All magistrates have been issued with an Adult Court Bench Book, published by the Judicial Studies Board. This Bench Book includes a structured decision-making guide for use when making sentencing decisions on both these particular offences and also includes a copy of the newly revised magistrates court sentencing guidelines. The guidelines indicate that the health (physical or mental) of offenders should be considered in mitigation.
The "Magistrate" magazine, which is produced by the Magistrates Association, published an article in the January 2004 edition entitled "Coping with sufferers of autism". This publication is widely read among the magistracy.
7 Sept 2004 : Column 1058W
Mr. Love: To ask the Parliamentary Secretary, Department for Constitutional Affairs how many motorists fined for speeding as a result of evidence provided by cameras (a) had not paid the fine after six months and (b) had the fine written off as uncollectable in each of the last five years. 
Mr. Leslie: Information on the number of motorists fined as a result of safety camera evidence is collected by the Home Office. The most recent data available are contained in the attached table. Details of the number of motorists that do not pay their fine after six months and/or had the fine written off is not collected centrally. On 5 January I introduced a new policy, from which date fines can no longer be written off. Improving fine enforcement, including for speeding offences, is a priority and good progress continues to be made in improving performance in England and Wales. For the first full quarter of 200405 (April to June) the national payment rate was 81 per cent.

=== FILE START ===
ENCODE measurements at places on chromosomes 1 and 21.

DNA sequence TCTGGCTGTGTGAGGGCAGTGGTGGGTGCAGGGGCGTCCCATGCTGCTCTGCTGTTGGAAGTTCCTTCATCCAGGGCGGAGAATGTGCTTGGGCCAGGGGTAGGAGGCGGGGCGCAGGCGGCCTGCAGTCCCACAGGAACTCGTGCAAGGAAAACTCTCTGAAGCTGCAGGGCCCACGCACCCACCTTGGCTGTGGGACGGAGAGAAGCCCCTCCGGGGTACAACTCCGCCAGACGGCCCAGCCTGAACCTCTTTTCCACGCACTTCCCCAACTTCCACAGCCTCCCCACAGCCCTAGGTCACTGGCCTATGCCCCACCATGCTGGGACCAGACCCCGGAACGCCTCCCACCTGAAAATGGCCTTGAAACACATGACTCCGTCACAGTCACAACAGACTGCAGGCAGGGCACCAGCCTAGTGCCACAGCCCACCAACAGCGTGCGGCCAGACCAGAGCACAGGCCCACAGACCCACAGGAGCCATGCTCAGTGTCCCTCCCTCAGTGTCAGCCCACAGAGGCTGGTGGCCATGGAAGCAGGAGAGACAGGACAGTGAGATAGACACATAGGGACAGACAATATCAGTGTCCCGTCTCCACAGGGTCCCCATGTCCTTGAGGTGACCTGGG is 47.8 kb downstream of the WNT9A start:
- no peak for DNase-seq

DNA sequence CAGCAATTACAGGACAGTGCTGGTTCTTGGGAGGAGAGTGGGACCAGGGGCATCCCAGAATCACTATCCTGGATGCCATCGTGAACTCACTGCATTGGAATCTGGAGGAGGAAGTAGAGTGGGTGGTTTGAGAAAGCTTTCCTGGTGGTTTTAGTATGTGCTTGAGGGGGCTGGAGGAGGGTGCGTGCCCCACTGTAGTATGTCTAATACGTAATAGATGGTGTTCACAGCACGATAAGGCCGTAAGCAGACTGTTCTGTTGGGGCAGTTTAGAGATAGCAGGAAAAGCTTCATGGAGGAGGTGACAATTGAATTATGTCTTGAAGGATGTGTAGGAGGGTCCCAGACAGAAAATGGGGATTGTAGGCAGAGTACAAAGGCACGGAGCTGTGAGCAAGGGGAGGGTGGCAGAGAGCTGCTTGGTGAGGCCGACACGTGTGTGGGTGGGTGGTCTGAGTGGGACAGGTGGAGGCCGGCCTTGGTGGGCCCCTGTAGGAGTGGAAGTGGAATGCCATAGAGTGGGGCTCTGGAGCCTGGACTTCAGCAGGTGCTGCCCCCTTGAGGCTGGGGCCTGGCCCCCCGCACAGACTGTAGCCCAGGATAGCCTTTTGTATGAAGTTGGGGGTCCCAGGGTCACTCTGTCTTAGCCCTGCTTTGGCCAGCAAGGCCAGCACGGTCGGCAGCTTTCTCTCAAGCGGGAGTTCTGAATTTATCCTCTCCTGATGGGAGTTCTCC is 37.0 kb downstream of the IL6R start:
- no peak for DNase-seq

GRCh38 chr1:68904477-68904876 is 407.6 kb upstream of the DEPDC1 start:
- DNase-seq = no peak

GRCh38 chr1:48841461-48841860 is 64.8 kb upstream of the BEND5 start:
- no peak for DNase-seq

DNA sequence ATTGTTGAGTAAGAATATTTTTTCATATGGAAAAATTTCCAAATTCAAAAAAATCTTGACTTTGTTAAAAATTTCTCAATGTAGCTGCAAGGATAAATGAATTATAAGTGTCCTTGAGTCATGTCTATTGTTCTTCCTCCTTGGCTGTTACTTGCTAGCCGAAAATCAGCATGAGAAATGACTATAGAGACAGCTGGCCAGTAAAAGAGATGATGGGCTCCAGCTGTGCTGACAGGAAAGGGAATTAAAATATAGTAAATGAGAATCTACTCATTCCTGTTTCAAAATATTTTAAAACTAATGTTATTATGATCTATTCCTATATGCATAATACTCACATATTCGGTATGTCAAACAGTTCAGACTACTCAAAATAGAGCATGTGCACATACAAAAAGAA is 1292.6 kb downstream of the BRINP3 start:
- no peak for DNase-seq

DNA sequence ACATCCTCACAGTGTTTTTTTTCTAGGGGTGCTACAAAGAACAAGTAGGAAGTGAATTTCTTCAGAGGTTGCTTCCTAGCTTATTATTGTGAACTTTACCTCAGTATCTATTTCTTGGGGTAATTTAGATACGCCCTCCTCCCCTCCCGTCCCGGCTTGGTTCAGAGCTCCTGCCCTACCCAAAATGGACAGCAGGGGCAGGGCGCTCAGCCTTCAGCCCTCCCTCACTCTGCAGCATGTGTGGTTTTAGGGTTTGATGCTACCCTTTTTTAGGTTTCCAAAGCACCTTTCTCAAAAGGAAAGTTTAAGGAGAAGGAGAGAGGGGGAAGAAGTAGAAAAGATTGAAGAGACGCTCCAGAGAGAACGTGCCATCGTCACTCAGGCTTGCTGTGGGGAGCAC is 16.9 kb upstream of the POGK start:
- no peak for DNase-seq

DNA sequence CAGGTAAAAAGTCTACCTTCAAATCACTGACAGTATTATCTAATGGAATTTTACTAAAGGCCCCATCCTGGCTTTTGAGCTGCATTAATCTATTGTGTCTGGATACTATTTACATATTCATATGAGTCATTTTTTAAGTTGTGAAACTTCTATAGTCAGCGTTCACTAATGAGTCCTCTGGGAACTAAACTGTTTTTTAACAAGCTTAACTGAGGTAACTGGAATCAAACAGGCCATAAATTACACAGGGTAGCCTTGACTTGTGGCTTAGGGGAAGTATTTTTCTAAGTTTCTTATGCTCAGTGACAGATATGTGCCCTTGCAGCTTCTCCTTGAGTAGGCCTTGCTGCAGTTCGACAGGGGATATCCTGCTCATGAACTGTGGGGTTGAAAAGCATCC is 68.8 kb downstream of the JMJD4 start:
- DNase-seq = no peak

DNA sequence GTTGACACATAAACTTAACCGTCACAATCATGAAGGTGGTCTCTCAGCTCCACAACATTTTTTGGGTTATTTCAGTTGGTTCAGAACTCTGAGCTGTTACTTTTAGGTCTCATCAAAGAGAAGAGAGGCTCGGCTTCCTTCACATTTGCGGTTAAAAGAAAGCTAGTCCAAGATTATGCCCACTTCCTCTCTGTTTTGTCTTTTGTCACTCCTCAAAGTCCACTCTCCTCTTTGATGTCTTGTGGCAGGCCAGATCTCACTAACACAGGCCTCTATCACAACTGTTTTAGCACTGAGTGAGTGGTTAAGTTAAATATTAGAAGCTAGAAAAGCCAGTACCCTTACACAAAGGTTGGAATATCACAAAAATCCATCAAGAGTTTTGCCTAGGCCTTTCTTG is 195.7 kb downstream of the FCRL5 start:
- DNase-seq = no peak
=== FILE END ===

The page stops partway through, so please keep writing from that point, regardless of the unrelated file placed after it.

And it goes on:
Mr. Liddell-Grainger: To ask the Parliamentary Secretary, Department for Constitutional Affairs what plans his Department has to bring forward plans to circumscribe the powers of the House of Lords. 
Mr. Leslie: The powers of the House of Lords can only be determined when its proper role and functions are decided in relation to that of the House of Commons. The Government will revert to the question in its party manifesto.
Following a detailed evaluation exercise, two options remain under active consideration. They are Middlesex Guildhall and the New Wing of Somerset. We are continuing to investigate the relative qualitative and financial merits of those two buildings in consultation with the Lords of Appeal before announcing a final decision in the autumn.
7 Sept 2004 : Column 1059W
|Next Section||Index||Home Page|